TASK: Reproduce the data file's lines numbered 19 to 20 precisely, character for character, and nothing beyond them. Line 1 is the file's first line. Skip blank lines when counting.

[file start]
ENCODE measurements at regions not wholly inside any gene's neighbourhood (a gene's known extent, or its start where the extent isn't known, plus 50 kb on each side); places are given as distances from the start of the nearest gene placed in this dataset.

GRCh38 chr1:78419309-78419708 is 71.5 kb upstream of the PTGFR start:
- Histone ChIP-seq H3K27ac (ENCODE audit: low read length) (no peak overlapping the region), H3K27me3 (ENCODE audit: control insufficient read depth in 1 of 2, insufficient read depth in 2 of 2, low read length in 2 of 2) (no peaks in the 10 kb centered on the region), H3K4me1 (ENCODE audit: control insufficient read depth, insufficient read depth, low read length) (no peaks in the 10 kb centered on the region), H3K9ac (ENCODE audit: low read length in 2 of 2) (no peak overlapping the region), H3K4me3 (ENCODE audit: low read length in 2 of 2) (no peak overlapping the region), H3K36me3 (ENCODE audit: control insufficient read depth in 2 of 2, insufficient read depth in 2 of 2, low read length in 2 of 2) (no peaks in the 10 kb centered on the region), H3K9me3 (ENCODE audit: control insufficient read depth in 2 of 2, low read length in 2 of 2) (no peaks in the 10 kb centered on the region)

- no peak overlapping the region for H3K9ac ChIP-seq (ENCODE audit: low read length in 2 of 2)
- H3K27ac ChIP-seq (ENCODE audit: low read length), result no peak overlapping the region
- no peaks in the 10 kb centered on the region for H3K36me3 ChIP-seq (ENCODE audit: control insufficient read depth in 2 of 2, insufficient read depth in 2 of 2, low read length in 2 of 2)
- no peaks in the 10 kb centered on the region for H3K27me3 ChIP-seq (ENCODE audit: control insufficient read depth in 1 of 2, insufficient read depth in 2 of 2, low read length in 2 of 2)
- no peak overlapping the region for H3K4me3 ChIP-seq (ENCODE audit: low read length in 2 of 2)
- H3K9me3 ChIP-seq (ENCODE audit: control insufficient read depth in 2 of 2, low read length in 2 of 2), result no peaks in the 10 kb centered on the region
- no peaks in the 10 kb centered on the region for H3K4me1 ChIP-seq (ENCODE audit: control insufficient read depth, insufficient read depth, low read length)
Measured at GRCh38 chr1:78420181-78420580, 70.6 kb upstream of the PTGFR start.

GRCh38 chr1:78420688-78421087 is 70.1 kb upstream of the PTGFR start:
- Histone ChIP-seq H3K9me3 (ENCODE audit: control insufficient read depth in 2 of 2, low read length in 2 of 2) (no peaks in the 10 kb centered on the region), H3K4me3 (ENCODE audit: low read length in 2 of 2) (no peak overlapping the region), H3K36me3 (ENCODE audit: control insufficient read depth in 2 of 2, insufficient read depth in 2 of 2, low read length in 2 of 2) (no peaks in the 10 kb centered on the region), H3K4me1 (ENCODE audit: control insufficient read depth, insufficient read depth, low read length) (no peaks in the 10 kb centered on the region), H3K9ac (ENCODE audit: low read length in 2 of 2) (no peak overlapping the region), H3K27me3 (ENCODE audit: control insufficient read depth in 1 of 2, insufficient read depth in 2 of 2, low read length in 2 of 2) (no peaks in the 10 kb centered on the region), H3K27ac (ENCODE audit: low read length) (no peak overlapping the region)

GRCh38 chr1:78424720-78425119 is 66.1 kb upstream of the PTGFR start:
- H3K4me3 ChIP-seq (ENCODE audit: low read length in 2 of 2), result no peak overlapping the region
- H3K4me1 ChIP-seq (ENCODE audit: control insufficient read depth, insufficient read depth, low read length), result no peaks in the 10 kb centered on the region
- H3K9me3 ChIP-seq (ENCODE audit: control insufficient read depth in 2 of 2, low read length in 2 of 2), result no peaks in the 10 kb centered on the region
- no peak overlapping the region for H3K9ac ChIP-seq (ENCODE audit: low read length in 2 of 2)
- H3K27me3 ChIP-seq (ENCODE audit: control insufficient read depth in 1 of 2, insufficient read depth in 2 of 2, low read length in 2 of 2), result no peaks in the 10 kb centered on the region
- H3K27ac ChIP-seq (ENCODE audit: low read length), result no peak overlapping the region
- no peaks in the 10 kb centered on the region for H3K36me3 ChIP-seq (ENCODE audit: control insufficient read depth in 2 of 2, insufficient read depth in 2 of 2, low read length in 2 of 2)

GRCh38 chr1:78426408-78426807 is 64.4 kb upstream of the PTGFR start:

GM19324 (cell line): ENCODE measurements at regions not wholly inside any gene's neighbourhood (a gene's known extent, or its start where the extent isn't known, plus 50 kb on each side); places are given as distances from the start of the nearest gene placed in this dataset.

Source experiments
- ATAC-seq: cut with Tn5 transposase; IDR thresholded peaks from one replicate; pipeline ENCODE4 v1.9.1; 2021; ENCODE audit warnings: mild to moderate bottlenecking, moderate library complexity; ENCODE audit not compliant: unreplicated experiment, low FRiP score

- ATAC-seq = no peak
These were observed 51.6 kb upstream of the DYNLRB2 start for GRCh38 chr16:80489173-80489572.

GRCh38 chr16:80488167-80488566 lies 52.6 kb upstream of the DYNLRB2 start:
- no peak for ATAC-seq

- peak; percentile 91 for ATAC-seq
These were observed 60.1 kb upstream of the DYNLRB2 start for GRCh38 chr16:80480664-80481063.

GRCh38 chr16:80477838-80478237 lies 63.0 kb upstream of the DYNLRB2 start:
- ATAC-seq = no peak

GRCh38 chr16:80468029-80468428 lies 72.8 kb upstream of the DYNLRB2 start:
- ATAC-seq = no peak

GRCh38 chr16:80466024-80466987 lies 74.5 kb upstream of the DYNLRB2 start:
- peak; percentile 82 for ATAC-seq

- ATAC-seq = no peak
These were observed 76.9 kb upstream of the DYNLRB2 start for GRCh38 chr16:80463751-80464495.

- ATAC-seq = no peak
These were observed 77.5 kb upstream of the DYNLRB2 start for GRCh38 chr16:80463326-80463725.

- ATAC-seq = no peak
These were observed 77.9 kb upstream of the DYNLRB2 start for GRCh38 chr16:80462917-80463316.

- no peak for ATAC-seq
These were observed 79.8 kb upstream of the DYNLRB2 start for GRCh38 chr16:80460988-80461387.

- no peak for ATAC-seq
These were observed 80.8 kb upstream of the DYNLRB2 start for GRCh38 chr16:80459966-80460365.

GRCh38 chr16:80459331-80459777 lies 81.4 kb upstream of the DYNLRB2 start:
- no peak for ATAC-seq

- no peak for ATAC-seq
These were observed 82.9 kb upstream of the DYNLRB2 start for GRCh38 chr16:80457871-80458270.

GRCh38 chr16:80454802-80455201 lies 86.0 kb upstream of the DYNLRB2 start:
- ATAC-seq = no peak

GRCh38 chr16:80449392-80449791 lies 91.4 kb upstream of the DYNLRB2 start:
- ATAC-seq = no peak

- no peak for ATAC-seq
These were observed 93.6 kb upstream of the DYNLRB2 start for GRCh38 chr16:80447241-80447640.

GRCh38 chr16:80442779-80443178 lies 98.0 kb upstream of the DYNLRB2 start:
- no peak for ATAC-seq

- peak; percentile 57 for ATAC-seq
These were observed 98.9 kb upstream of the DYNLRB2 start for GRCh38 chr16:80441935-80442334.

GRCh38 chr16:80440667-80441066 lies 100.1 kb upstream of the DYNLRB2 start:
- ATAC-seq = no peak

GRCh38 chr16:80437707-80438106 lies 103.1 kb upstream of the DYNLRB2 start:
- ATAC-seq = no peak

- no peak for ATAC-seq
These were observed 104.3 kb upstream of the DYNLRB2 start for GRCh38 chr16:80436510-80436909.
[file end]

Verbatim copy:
- H3K27me3 ChIP-seq (ENCODE audit: control insufficient read depth in 1 of 2, insufficient read depth in 2 of 2, low read length in 2 of 2), result no peaks in the 10 kb centered on the region
- H3K27ac ChIP-seq (ENCODE audit: low read length), result no peak overlapping the region